I mean, your tax dollars are worth spending to save my precious shoes. ;)

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  • March 24, 2010 at 6:01 pm
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    Kingston swim teams can't even book time for practice right now – that's how badly we need another pool. And why not use the lake? Because we live in Canada. I've swum in the lake many times and it's great but only for a very small pocket of time. I tried it in July and it was absolutely freezing. Then I did the tri in August and it was better, but still pretty cold. I'm not sure I agree with the current design but I'm not a designer. I just think the new pools are essential and as a lane swimmer, I love the idea of two separate pools. Artillery Park is so busy during the lane swims and half of the pool is used for recreational swimming it would be much better if this could be done separately so those who want to swim lengths can do so without bumping into others. I like smooth roads too but exercise is also an important part of a healthy community.

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  • April 4, 2010 at 11:59 pm
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    If you want people to go out and exercise, build sidewalks on every main road and bike lanes/paths (e.g. on the side of Bath Road and Front Road). This is much cheaper than building a pool and has the added benefit of getting people out of their cars.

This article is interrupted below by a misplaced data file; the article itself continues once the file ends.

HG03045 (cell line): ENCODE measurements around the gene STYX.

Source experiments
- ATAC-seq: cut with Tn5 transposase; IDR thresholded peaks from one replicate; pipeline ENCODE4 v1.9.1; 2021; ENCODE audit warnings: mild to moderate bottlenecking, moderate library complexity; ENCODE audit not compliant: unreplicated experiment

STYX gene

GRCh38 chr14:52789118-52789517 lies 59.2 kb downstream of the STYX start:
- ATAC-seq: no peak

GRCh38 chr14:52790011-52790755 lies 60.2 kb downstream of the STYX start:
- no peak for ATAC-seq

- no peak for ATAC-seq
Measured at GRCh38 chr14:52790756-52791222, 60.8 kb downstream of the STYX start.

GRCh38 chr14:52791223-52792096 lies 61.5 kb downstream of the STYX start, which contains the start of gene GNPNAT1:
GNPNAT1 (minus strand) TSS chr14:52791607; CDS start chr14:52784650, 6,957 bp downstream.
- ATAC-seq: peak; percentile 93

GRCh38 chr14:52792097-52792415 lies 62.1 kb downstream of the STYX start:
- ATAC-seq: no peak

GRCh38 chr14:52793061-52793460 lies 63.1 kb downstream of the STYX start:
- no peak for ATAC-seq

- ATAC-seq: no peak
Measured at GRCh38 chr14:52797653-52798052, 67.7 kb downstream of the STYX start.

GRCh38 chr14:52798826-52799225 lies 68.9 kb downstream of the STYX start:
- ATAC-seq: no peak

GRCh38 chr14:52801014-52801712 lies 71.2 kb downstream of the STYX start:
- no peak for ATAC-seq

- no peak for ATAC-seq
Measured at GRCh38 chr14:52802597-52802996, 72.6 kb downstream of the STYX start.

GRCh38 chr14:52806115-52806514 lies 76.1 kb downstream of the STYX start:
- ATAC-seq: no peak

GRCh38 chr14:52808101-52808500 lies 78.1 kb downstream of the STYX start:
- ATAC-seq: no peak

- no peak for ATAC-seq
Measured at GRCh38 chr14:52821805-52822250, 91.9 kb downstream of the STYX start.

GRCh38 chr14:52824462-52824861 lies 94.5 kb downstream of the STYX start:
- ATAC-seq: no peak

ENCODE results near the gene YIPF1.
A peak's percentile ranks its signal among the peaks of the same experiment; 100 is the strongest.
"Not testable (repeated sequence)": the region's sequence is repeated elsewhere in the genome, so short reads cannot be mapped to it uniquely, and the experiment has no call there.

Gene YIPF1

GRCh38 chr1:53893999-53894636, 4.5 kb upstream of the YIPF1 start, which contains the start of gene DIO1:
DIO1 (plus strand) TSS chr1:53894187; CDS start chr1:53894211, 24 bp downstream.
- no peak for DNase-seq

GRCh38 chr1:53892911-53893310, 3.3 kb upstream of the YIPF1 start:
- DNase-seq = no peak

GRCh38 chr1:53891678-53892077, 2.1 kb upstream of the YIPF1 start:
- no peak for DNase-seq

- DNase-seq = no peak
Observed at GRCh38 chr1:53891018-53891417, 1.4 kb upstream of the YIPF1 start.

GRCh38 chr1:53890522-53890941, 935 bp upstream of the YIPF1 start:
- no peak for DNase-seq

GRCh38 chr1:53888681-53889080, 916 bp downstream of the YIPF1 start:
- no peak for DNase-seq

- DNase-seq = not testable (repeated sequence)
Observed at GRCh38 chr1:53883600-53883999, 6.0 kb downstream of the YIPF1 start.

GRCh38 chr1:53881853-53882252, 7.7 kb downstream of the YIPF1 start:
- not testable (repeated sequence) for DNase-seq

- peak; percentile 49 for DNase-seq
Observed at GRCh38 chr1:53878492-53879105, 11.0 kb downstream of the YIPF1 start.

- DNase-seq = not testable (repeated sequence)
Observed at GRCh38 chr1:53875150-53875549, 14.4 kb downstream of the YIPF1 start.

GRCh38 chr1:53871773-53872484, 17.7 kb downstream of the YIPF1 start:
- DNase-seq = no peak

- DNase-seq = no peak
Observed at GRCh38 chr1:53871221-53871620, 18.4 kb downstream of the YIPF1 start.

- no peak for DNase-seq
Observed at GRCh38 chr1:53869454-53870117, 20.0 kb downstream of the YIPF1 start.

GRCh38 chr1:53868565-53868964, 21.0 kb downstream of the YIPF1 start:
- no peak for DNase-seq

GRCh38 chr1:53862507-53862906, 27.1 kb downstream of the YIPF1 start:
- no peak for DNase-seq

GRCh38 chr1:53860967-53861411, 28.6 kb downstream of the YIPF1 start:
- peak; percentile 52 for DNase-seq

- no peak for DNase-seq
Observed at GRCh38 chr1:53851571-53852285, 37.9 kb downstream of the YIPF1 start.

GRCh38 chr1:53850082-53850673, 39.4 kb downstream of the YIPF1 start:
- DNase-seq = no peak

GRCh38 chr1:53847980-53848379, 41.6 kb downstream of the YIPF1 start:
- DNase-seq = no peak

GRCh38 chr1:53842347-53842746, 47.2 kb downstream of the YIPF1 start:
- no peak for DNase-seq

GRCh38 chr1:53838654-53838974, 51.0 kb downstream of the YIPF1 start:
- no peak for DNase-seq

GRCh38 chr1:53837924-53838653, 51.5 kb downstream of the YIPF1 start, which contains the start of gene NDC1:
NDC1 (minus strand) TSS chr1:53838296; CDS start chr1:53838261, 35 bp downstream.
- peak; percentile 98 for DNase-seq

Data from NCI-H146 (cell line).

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    • April 5, 2010 at 12:38 am
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      Agreed, I would rather see more sidewalks and bike lanes than a pool at the Invista Centre. Regardless, looks as though council voted in favour of it…but are going to 'let' the new council figure out how to make it happen in terms of funding etc… Ridiculous.

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    • April 5, 2010 at 11:13 pm
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      Totally agree on the part of Bath Road. I was cycling on Bath Road heading downtown last summer, and going a a pretty high speed. Around where the penitentiary is, I had to leave the road, or have a car very likely bump into me. I am not sure what would have been safer – I chose to leave the road, taking a 6" drop from road surface into heavy rocks with deep ruts. I very nearly lost control and at the speed I was going at I would have probably broke a few bones, cut the hell outta of myself, and maybe even wound on rolling onto the road again and into traffic. As it is, I got a puncture and had to walk 3km to Canadian Tire…

      Is it too much to expect a city the size of Kingston to at least have some bicycle lanes? I am only aware of any being on Union…

      Putting toys and luxuries over basic infrastructure, whenever possible, is seemingly the primary goal of the people running Kingston.

      Reply